Why David Rosenberg is telling investors to chill

U.S. Federal Reserve chairperson Janet Yellen

It’s normal to have higher levels of volatility because the U.S. Federal Reserve moves from simple to tighter monetary policy. In the end, uncertainty is rarely something markets respond positively to.

But after seven many years of near-zero interest rates, investors are once again concerned that the U.S. economy will materially weaken and equity markets will follow as its central bank prepares to hike. Which was the case in 1988, 1994 and 2004.

But as David Rosenberg often likes to point out, perception and reality won\’t be the same thing. The?chief economist and strategist at Gluskin Sheff + Associates Inc. expects lessons of the past will be useful once the Fed does move.

He noted that bear markets never emerge using the first Fed rate increase, nor the second or third. Yes, equity market moves and the occasional pullback may dominate the landscape for some time, but Rosenberg believes investors have a tendency to underestimate (a minimum of at first) how well the economy copes with early rate hikes.

“Now nothing lasts forever, that much is for sure, and also at some point this economic expansion and equity bull market can finish as they all do,” he said in the daily Breakfast with Dave report. “However they never die simply of senior years. They die of excessive Fed monetary restraint.”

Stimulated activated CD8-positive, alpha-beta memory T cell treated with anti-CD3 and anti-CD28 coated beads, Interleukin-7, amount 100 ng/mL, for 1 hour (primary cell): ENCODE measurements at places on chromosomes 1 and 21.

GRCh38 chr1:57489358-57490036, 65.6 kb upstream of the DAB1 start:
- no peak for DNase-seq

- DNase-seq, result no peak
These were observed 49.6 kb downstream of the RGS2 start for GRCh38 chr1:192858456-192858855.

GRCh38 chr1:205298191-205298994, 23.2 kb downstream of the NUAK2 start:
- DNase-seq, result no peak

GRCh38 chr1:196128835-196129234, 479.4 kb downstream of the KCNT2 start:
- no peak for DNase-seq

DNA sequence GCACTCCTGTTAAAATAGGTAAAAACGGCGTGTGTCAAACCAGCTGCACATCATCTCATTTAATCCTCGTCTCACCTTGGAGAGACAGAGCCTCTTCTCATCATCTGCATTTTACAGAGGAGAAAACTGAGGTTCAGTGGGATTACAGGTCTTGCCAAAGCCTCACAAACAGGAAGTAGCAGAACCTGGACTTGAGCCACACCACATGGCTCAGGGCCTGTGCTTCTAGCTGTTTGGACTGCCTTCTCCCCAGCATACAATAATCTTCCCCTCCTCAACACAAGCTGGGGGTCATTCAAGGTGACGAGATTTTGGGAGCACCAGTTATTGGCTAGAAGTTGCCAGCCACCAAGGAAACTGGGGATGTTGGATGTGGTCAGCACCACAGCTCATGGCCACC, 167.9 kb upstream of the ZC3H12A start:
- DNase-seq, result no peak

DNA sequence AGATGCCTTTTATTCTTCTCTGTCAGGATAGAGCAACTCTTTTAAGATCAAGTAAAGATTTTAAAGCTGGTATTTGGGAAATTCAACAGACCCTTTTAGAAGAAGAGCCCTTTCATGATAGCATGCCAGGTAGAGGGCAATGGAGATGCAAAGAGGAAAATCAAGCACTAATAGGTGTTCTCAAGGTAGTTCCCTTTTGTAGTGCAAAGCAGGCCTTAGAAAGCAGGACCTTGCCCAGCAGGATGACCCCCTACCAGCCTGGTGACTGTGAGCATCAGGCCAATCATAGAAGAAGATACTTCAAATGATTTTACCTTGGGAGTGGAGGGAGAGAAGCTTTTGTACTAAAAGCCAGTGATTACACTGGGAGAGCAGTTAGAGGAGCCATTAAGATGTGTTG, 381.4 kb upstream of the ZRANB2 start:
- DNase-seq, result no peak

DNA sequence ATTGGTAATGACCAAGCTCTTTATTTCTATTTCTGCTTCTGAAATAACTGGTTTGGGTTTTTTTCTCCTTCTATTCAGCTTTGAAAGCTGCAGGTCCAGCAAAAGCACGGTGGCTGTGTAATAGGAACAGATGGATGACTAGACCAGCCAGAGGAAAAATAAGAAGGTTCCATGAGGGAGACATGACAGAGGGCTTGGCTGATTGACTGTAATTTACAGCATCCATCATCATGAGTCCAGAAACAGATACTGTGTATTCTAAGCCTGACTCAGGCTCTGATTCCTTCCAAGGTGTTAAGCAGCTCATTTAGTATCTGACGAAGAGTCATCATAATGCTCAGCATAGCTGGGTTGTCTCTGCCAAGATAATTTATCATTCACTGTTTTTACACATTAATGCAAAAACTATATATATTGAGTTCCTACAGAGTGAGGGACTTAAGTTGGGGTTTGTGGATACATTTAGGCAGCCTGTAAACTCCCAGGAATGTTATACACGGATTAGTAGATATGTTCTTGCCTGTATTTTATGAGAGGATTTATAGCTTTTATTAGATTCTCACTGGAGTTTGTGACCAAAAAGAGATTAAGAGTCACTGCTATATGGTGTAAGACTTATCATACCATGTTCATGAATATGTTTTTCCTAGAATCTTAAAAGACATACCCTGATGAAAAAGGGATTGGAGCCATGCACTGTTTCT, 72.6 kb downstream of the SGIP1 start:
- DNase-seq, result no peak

Rosenberg’s analysis implies that when the Fed makes its move, financial markets are usually only a third of how through the expansion and bull phases.

The market now finds itself in the sixth year of the business expansion and investment cycle, but the economist thinks this makes it look old than it actually is. Rosenberg said we’ve been simply making up for lost here we are at much of this period, because the economy emerges from massive deleveraging.

He highlights employment only returned to the pre-recession peak in April 2014. The S&P 500 took until March 2013 to reach that point, while real GDP did so in the third quarter of 2011 – already the third year of the recovery.

In short, the investment cycle only began two years ago, helping U.S. stocks recover the huge losses from 2007 to 2009. And, as Rosenberg notes, once the S&P 500 finally seems to rebound from bear market losses during recessions, it usually rallies for another 45 months with average gains of 160 per cent.

The market is currently 25 months into that rally and almost 35 percent higher than when a new all-time high was hit. Instead of throwing in the towel using the first rate hike, Rosenberg said time to do so is after the final rate hike. Even then, he notes both GDP and stocks usually have another 20 per cent gain remaining.

He thinks the expiry date for that rate-hiking cycle will probably come sometime late in 2018.

“Until then, chill, and treat corrections, no matter the cause, as just that – bumps on an otherwise upward trajectory,” Rosenberg said.

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